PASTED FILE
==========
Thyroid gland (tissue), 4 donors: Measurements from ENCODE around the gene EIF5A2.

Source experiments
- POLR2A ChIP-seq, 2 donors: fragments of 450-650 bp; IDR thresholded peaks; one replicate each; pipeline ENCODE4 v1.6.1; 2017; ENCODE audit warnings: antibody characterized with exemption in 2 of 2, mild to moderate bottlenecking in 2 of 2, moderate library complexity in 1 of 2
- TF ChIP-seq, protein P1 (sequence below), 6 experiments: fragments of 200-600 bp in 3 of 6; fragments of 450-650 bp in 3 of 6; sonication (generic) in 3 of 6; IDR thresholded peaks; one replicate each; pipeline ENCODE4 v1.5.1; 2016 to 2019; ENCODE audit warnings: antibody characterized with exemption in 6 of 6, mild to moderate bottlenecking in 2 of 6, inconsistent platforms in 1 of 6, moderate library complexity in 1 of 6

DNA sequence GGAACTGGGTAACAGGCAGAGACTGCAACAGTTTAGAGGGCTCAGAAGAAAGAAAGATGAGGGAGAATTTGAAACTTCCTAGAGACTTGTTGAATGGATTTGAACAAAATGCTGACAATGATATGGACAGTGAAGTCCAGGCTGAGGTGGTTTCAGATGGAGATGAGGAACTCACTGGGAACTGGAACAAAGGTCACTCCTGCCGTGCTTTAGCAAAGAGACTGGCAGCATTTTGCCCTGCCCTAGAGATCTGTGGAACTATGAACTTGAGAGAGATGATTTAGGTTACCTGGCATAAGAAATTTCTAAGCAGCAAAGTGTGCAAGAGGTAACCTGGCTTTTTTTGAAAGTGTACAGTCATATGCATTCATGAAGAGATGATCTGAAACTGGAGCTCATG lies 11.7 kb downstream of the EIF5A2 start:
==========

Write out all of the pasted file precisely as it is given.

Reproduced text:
Thyroid gland (tissue), 4 donors: Measurements from ENCODE around the gene EIF5A2.

Source experiments
- POLR2A ChIP-seq, 2 donors: fragments of 450-650 bp; IDR thresholded peaks; one replicate each; pipeline ENCODE4 v1.6.1; 2017; ENCODE audit warnings: antibody characterized with exemption in 2 of 2, mild to moderate bottlenecking in 2 of 2, moderate library complexity in 1 of 2
- TF ChIP-seq, protein P1 (sequence below), 6 experiments: fragments of 200-600 bp in 3 of 6; fragments of 450-650 bp in 3 of 6; sonication (generic) in 3 of 6; IDR thresholded peaks; one replicate each; pipeline ENCODE4 v1.5.1; 2016 to 2019; ENCODE audit warnings: antibody characterized with exemption in 6 of 6, mild to moderate bottlenecking in 2 of 6, inconsistent platforms in 1 of 6, moderate library complexity in 1 of 6

DNA sequence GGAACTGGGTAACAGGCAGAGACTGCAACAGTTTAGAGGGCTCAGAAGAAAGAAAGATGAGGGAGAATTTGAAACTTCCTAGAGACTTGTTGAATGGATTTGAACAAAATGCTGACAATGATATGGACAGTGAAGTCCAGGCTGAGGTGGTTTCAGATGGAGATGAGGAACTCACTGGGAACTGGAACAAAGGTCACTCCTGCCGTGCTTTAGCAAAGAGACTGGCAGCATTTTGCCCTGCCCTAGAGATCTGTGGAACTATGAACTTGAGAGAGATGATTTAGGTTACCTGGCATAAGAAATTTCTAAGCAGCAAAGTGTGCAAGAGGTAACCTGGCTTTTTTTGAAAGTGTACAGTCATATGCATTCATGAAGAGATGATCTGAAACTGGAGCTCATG lies 11.7 kb downstream of the EIF5A2 start: